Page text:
House, Housing Home : LA’s Domestic Design Challenge By Jennifer Dunlop

On Thursday evening, January 31, 2002, architect John Kaliski moderated the second in the Forum’s “Slippery When Wet” panel discussions, this one focused on housing and held at Woodbury’s downtown facility. It was a riveting and illuminating evening for two reasons. First, the discussion was driven by a panel of individuals widely regarded as experienced, talented players on this particular arena, that of making housing. They fueled a debate peppered with exasperation with the process, but the discussion was impressive in that everyone was unified in wanting to improve the current and future housing situation in Los Angeles. The source of their consternation stemmed from a wealth of real-world experience battling to get housing built. The second reason that the evening was memorable is that with this growing wealth of educated players and a new political environment at City Hall, the possibility of change seems realistic.

Kaliski initiated the discussion by identifying the evening’s topics: the city’s urgent housing challenge, the separate roles of the government and the private sector, housing design, interesting case studies, and how legislative policies helped or hindered housing production.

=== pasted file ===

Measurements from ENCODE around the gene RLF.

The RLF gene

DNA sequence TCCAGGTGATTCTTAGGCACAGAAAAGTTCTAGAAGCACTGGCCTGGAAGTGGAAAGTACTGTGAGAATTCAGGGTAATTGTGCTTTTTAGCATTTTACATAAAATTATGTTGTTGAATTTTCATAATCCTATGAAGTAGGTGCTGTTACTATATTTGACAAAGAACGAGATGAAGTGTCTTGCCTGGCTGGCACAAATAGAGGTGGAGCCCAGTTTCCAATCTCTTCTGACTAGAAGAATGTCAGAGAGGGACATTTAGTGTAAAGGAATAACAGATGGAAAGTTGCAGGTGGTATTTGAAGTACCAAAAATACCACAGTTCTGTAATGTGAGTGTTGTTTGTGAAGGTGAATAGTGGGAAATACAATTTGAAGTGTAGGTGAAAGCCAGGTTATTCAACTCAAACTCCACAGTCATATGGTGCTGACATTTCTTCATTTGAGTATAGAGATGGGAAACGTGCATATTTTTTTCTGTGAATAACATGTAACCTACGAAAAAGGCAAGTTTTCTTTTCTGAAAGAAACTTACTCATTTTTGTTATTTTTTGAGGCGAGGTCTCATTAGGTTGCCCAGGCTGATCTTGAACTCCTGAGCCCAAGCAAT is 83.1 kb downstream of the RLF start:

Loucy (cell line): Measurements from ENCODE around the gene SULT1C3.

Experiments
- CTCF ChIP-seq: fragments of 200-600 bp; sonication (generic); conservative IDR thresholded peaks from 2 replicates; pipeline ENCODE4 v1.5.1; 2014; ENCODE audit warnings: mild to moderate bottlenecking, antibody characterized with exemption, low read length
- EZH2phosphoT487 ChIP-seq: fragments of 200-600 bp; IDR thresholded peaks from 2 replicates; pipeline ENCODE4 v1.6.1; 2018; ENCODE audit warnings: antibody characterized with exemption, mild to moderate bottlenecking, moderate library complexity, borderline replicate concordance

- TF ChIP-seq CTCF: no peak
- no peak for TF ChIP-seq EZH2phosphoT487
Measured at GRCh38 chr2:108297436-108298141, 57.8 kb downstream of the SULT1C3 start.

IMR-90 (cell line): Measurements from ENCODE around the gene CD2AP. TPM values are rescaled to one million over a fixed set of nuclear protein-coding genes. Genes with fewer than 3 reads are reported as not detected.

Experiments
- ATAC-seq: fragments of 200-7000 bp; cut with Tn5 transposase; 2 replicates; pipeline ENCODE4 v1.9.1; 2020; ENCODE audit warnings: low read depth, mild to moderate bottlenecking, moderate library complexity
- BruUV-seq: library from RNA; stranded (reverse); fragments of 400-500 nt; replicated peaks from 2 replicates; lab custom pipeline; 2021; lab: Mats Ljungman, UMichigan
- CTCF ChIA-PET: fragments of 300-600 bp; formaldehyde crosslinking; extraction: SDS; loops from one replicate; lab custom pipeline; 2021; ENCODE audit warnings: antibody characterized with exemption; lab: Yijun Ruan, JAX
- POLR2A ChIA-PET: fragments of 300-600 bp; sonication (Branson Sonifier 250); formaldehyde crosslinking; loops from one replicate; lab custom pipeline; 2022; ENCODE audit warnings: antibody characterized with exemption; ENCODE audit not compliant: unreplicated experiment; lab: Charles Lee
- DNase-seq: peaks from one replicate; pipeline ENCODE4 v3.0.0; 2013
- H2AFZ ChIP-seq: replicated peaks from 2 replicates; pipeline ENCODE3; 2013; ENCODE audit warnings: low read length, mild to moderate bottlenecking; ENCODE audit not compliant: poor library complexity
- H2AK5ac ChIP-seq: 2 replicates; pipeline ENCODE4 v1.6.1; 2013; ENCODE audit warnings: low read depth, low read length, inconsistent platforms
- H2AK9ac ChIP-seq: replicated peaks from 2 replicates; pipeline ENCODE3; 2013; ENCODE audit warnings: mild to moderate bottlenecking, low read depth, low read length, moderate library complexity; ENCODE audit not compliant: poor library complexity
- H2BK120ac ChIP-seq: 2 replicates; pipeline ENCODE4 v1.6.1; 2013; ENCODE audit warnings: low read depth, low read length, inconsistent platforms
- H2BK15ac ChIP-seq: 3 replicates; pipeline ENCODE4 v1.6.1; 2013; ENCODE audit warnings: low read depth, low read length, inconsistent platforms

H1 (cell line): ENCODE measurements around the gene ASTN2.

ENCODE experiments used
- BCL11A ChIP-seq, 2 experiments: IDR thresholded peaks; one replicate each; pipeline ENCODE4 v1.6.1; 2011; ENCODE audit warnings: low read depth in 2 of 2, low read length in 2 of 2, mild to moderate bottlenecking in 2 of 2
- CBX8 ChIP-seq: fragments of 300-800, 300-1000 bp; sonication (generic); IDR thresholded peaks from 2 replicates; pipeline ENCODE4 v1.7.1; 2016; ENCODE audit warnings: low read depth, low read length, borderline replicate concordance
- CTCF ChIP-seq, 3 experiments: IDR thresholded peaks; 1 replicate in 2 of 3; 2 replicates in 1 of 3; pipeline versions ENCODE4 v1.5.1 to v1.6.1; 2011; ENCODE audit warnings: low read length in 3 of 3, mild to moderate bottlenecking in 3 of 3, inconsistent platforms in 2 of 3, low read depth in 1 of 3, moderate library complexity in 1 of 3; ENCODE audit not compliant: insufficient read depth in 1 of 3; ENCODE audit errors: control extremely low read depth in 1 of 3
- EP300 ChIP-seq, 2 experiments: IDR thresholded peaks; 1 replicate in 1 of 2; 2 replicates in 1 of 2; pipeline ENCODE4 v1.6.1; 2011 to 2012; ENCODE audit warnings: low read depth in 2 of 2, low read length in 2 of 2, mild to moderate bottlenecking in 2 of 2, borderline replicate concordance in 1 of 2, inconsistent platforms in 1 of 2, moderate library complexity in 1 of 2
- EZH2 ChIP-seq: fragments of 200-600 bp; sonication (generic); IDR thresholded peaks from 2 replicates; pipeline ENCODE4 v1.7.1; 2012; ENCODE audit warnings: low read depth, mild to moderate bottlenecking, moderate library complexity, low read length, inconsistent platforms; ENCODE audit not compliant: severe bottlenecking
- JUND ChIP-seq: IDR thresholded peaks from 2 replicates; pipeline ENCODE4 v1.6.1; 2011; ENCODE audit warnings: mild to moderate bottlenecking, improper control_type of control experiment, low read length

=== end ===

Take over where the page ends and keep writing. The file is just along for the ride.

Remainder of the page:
The consensus was that producing housing here produced as many, if not more, headaches than rewards. Some panelists pointed to the huge amount of time and effort spent in resolving conflicting, obscure, awkward legislation, or assigning precious staff time to responding to unwieldy bureaucracies originally designed to encourage community involvement, a laudable goal of the democratic process but one which now appears to have a stranglehold on the larger process of actually getting things built. As Los Angeles reaches its population saturation point, the panel seemed to agree that the city has hindered its own urban progress by allowing the political process to determine housing strategies. While the panel produced more questions than answers, there were a positive suggestions that stemmed from creative and cooperative approaches, giving hope that housing solutions are not unattainable.